SECRETARY BLINKEN:  So we’ll have plenty of opportunity, I think, in the days ahead to talk about the summit, the participation in the summit, who’s here, who’s not.  In Haiti, we continue to work for a transition that leads to appropriate elections that are supported by all the Haitian people.  We continue to work to deal with gang violence that is afflicting the country and is doing terrible damage to the Haitian people.  We continue to work to try to find ways to support the Haitian people, who have borne more than their share of trouble in the last years, both human and naturally made.

So in all of these ways we’re working, including with partners in our hemisphere, to try to support the Haitian people.  But we want to see them have a truly representative government, and that goes down the path of getting to new elections in the coming time.

QUESTION:  But Prime Minister Henry is refusing to negotiate with civil society.  Again, he is actually governing with no constitutional mandate.  His government has been implicated in many different crimes, including potentially the murder of the past president.  You yourself have said in your speech here today and in previous statements that countries like Venezuela, Cuba, Nicaragua, that you mentioned are being excluded from the Summit of the Americas because you deem them to not be democratic.

But how can you use that as your justification when you have the so-called prime minister of Haiti, who is ruling under no sort of democratic mandate here, despite the fact that this is well-known in terms of the repression of journalists, the repression of protesters, and his previous involvement in the coup against President Aristide that The New York Times has at least alleged the United States Government was supportive of?

SECRETARY BLINKEN:  Again, we, like many other countries, are determined to get into the facts of what happened in Haiti, including the assassination of the previous prime minister.  We’re determined to find the facts wherever they lead and to whomever they lead.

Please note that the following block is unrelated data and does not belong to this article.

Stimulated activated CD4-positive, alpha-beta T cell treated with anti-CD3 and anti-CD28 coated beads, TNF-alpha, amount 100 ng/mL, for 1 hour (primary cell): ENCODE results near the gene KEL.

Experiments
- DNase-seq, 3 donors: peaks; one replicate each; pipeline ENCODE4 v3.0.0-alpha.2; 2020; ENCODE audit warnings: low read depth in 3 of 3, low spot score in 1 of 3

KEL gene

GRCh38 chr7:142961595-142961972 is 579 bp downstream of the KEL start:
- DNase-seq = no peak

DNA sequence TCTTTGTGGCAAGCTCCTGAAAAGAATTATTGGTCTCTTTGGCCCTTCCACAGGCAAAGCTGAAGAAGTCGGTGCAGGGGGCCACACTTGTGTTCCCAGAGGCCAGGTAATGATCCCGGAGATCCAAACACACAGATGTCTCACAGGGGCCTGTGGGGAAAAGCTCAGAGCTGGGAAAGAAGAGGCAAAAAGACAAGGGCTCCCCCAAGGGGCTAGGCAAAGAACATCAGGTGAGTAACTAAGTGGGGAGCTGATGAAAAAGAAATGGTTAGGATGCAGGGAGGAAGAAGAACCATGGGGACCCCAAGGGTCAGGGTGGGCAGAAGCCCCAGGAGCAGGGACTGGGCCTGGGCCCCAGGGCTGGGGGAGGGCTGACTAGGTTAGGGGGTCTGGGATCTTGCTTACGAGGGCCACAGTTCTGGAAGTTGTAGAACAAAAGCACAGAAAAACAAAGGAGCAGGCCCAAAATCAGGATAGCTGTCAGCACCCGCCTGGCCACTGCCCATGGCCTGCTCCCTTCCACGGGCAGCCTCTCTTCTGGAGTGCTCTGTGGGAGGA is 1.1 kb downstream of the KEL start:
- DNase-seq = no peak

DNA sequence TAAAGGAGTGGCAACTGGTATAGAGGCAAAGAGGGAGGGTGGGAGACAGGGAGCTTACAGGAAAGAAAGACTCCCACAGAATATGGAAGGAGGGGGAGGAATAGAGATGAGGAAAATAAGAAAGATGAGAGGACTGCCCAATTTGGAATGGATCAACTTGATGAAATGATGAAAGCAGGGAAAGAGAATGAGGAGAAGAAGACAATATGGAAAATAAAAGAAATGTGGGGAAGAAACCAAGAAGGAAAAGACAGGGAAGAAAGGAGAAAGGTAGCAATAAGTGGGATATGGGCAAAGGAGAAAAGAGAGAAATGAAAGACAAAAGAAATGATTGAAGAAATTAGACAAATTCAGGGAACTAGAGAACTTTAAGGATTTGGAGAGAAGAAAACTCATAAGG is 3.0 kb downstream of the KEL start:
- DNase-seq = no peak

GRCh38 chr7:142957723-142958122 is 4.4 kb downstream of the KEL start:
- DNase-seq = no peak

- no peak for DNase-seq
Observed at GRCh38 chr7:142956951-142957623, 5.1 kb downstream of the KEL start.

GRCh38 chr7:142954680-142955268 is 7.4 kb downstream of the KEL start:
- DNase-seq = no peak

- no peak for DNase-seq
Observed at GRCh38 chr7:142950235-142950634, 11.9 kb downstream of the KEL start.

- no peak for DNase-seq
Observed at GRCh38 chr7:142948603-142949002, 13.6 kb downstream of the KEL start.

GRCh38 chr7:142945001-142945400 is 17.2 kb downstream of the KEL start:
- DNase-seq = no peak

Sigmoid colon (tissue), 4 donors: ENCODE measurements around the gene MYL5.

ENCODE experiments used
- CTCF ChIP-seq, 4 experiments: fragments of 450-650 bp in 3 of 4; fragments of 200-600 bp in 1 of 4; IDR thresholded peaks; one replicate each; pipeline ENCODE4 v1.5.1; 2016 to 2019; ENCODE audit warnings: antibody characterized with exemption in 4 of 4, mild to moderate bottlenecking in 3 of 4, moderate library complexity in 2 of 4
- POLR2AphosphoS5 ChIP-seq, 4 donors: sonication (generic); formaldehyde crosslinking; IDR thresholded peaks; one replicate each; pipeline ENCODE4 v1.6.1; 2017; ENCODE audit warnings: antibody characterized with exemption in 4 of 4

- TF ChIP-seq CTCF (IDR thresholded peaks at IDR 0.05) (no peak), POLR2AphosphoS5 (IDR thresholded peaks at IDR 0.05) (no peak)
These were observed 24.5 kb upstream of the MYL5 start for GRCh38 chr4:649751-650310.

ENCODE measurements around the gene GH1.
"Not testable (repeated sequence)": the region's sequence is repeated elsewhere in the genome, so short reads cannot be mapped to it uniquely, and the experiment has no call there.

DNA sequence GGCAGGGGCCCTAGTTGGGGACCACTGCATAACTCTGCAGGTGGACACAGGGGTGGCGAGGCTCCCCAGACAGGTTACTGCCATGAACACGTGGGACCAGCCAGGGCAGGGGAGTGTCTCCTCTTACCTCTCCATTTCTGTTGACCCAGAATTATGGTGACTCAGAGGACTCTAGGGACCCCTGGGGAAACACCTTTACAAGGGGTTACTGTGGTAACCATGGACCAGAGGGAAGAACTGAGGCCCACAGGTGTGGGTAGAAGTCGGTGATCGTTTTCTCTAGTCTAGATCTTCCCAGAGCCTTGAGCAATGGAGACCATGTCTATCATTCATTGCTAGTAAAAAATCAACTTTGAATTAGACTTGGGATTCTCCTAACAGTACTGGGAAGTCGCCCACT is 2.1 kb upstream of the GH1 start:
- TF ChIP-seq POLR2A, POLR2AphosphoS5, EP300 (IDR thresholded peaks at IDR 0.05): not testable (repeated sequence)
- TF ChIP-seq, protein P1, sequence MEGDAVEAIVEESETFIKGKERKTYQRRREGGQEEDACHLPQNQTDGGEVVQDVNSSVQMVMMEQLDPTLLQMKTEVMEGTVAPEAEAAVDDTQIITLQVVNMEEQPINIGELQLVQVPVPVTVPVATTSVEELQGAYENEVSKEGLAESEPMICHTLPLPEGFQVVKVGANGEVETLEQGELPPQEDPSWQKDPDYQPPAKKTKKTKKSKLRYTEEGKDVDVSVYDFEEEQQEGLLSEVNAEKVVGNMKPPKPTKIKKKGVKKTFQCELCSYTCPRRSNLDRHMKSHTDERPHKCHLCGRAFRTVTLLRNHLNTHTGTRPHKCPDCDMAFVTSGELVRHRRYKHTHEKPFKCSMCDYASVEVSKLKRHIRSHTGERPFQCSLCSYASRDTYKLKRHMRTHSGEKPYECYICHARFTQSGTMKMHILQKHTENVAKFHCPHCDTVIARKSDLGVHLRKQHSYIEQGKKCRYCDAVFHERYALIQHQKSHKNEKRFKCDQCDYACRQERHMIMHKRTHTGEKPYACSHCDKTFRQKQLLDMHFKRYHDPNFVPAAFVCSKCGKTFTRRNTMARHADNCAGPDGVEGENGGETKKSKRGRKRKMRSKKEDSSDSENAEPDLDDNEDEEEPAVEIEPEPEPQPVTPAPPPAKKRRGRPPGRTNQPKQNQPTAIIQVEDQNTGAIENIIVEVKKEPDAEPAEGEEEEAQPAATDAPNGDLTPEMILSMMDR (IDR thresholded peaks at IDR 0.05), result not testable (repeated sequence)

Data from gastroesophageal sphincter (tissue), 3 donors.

Secretary Antony J. Blinken With Juan Carlos Lopez of CNN en Español  JUNE 7, 2022

QUESTION:  Nine heads of state won’t be here.  Three weren’t invited – Cuba, Venezuela, Nicaragua.  Three decided not to come because they weren’t invited – Mexico, Honduras, and Bolivia.  El Salvador and Guatemala didn’t come for other reasons, and Uruguay because the president has COVID.  Is it going to be the same, and is it a Summit of the Americas if these – if all the leaders aren’t here?

SECRETARY BLINKEN:  Well, first, it’s a democratic hemisphere – at least, that’s what we want and hope, and that’s something we want to affirm with this summit.  People can make their own decisions and choices about who’s here and who’s not.  But virtually all of these governments are represented in the formal summit of leaders at very senior levels – either the head of state or, in some cases, the foreign minister.  For example, my friend and counterpart Marcelo Ebrard from Mexico will be a full and active participant in this summit.

I can also tell you that Cuba, Venezuela, Nicaragua are here.  I saw them.  I met with them.  I met with civil society leaders and activists from Cuba, Venezuela, and Nicaragua.  There will be people from NGOs, from different parts of those societies, who are as representative and, frankly, more representative in my judgment of the Cuban, Nicaraguan, and Venezuelan people than the regimes that are in place right now, and they’ve very much a part of the summit.  I’ve already met with a number of them.

QUESTION:  You were at Arizona State University.  You met with students.  You spoke about journalism and the challenges that journalists face —